I want to share a story with you.
Once upon a time there was a woman who was once a girl. From almost the time she began to remember things, she
She felt the strangeness and wonder of new countries, one after another after another.
She felt the newness and isolation of going to 8 different schools, each time needing to make new friends, each time feeling so very different from the people around her.
She felt the confusion and fear that came from a home life that was often unstable.
She felt the slippery path of panic when she thought about life, the meaning of, the inevitability of death.
She was 8 when she began to have anxiety issues. She was 13 when a family friend said, "You are too sensitive. Don't be." She was perhaps 15 when she thought, "I wish you could freeze time. Just stop this, this being. Take time to get your bearings, then wake again." She was a child when life sometimes seemed impossibly big and impossibly hard.
But she kept on.
She lived. And had some extraordinary adventures and made many mistakes.
She grew up and met an incredible man and had two beautiful children. She felt everything for them so big and sometimes so hard, that now and then she was nearly swallowed by feeling. She wobbled, she stumbled, but still she kept on.
In all this, nothing changed in how deeply she
To this day, to this moment here and now, nothing has changed in how deeply she
Which means this woman, the once child, is constantly heart-open and sensitive and sometimes laid bare with feeling.
It means that she has,
—that I have—
thought, "How do I live in a world so filled with things that hurt? Everywhere I look, there is suffering. The hardest to bear is the suffering caused by human choice. In the the treatment of children, of adults in crisis, in the treatment of animals, in the treatment of the land and the sea and the sky."
How does she
—how do I—
I suppose it is with
by tiny step.
And sometimes actually, by bigger steps. Sometimes skipping. Sometimes holding the hands of loved ones. Sometimes leaving footprints in the sand as waves roar beside. Sometimes with the wind at her back, driving her on, sometimes running with her arms out, dreaming of flight.
And sometimes, you make decisions that make the steps feel light, and sweet and fine.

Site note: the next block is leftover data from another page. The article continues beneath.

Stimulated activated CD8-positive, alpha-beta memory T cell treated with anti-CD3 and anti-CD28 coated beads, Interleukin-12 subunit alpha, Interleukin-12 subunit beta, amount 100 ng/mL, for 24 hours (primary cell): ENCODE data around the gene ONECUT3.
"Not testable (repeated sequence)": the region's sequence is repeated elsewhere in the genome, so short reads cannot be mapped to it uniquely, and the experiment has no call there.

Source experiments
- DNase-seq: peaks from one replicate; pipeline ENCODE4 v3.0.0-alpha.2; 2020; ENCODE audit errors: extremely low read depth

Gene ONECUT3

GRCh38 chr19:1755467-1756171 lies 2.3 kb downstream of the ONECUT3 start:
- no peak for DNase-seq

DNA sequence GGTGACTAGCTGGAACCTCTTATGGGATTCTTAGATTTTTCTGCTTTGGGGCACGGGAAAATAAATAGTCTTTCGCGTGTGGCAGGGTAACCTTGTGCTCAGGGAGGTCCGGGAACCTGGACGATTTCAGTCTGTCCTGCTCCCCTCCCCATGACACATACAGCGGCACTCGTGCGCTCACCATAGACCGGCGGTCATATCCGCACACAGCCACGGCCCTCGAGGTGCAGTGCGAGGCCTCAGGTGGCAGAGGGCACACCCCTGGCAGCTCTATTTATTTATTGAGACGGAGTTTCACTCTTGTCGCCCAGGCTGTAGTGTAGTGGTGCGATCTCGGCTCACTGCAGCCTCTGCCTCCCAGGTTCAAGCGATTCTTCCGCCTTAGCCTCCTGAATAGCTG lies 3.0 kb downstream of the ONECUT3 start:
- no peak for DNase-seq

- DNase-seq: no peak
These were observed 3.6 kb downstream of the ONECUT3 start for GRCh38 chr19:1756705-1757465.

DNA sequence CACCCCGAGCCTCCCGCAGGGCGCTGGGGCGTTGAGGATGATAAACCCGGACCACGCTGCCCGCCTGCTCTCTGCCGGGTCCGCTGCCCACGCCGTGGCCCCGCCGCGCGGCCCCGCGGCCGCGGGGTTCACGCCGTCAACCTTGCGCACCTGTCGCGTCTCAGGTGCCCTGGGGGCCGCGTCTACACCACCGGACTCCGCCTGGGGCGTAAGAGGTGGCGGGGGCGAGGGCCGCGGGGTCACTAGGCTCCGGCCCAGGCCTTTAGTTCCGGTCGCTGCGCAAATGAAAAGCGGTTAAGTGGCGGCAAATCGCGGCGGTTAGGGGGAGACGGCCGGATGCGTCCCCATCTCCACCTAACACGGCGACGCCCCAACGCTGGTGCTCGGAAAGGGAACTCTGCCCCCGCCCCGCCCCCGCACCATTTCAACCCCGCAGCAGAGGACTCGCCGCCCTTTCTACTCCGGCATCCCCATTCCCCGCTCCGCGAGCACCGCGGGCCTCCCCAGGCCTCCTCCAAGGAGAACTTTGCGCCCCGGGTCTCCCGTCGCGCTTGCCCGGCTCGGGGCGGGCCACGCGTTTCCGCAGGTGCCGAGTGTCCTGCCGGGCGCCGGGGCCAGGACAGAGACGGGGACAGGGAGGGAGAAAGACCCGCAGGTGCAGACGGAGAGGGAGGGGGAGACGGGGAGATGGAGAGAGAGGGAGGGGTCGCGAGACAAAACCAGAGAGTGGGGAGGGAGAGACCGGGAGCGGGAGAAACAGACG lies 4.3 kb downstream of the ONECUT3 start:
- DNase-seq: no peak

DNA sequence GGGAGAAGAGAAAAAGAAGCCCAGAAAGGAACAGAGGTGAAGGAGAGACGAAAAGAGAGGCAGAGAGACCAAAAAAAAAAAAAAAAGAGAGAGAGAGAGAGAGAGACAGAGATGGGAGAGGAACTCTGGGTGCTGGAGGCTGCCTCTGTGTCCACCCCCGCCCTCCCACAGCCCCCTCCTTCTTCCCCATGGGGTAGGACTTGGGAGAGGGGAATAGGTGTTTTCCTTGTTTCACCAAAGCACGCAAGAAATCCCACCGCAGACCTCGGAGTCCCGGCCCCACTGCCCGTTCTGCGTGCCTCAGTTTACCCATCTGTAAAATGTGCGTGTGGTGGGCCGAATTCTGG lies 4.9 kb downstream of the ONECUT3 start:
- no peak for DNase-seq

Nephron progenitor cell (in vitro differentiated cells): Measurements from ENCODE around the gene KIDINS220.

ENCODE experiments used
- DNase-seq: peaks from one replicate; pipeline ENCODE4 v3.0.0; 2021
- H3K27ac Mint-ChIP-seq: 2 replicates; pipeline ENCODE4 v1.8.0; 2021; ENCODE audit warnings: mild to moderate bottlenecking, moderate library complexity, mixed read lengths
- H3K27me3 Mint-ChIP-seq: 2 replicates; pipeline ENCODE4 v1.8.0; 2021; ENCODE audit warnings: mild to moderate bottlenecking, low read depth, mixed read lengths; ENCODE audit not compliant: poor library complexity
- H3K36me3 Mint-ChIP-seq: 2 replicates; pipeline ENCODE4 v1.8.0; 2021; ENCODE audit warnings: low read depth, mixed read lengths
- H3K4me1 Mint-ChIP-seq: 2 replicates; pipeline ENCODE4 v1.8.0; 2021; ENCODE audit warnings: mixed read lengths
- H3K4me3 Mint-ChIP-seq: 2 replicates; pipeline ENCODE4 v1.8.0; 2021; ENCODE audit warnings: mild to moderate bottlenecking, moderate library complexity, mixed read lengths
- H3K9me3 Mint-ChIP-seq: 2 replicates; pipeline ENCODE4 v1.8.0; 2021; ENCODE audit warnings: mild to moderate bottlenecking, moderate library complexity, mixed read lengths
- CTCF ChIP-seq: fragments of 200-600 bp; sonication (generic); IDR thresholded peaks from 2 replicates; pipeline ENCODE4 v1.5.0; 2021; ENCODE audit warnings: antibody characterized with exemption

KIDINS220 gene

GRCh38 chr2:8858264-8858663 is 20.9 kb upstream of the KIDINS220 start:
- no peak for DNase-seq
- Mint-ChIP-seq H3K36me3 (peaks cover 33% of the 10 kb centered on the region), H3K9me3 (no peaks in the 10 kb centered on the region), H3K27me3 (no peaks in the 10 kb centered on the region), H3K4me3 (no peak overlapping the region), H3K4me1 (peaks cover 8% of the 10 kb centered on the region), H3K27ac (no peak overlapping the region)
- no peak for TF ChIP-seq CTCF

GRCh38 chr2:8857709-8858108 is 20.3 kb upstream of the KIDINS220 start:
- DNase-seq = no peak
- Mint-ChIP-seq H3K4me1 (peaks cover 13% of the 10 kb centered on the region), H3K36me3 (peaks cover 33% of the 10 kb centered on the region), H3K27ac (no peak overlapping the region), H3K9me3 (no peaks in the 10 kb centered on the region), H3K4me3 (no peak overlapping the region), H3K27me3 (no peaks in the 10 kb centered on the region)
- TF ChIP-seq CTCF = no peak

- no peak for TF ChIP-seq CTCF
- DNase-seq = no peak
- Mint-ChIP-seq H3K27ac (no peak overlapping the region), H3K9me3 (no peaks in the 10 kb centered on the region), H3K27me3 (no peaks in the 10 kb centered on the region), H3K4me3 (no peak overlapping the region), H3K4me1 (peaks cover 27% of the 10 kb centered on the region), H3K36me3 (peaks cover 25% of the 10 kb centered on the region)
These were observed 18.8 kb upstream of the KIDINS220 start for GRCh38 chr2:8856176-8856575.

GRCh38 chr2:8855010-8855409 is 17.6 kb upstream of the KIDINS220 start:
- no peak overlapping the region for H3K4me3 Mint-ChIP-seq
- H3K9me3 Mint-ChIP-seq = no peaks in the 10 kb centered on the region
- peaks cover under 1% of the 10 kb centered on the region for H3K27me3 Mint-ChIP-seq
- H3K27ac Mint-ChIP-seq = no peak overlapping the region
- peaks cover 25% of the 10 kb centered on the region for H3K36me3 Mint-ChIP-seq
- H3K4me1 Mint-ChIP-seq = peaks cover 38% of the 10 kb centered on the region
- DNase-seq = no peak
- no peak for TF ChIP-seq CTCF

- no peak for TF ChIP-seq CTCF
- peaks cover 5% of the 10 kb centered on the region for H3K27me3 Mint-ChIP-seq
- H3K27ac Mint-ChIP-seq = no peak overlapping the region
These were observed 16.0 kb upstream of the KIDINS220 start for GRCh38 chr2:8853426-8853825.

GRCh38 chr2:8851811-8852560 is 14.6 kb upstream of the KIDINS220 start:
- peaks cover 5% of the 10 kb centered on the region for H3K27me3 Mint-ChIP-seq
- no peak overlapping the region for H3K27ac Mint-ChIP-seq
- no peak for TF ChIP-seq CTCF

Sometimes you make choices that put you on a path away from suffering. You choose the path that doesn't cause or bring hurt.
Those steps are beautiful.
Those are the steps that make me want to write my Vegie Wednesday posts.
Those are the steps that make us search for vegan cheese, and adapt to putting oat milk on our cereal. Those steps bring us to polenta and bean mix for dinner, and insanely delicious lentil burgers.
And there are other steps too.
When my kids see me donating to charities and organisations like Oxfam, Greenpeace and Medicines Sans Frontiers, they see me making choices that can help ease pain.
When my kids see my husband rescuing the enormous (enormous!) huntsman spider from a bedroom and releasing it into the garden, they see someone mindfully choosing a path away from suffering.
Those steps are
filled with light.
But you know, we aren't perfect.
Sometimes we mess up. Even if we don't mean to. Even if it's the last thing we ever want to do, we hurt others.
Sometimes the choices we make don't prevent suffering; they actually cause it.
Here, right now, is the path where I am walking.
Two days ago a friend, whose family we love, and have treasured being around, told me they no longer want to continue our friendship. It had been coming for a while, with them gradually slipping away. I didn't understand why—I was simply asked for space and gave it. So it's been a confusing and difficult time for me and a strange time for my kids. When the decision came, so very finally on Monday, it was devastating.
The reason? I guess it could be summed up as, "It's not me, it's you. More to the point, it's your children."
As a mother (as any mother knows), hearing criticism of your kids can be incredibly painful. But the issues raised were issues I believed we had resolved. When they came up a long time ago, I had spoken with my kids. They had listened, and agreed to change what they felt they could or should change. And then they (we) thought the issues resolved, let go.
I remember at the time thinking, "Ah, this is a bit tricky." I thought, "I guess this is the sticky stuff that life and interactions with other human beings brings you into. But the love gets you through, right? You ride it out, right? The hard stuff. Because at the core," I thought, "there is love." So perhaps I didn't work hard enough to sort it all out. I didn't realise that what seemed simply sticky to me, and would pass, was actually impassable for them. I made a mistake. I am so sad, so sorry about that.
My kids are not malicious kids; they are as sensitive as me and love as big and deep as I do. They would never have intentionally hurt their friends. But it seems they did hurt them. And I did. We did. And it wasn't mended in time, and now it's too late. Now, my kids are baffled and sad. As for me? Well, I am broken-hearted.
I wrote a post about this on Monday, and then deleted it. It felt too raw then. It feels too raw now. Thank you to Jessica and to Deb for the comments you left. Did you wonder where your words went? They were incredibly kind and supportive, and I am so grateful to you for them. I can put them back in the comments below, if you want? Just let me know.
And dear friends, I hope it's okay if I write about Vegie Wednesday on another day? I can call it, "Vegie Wednesday on a Friday" or something clever and inspiring like that. I'll be sharing my recipe for lentil burgers and writing about a book I read. I do hope you come by. It would be so lovely to have you here.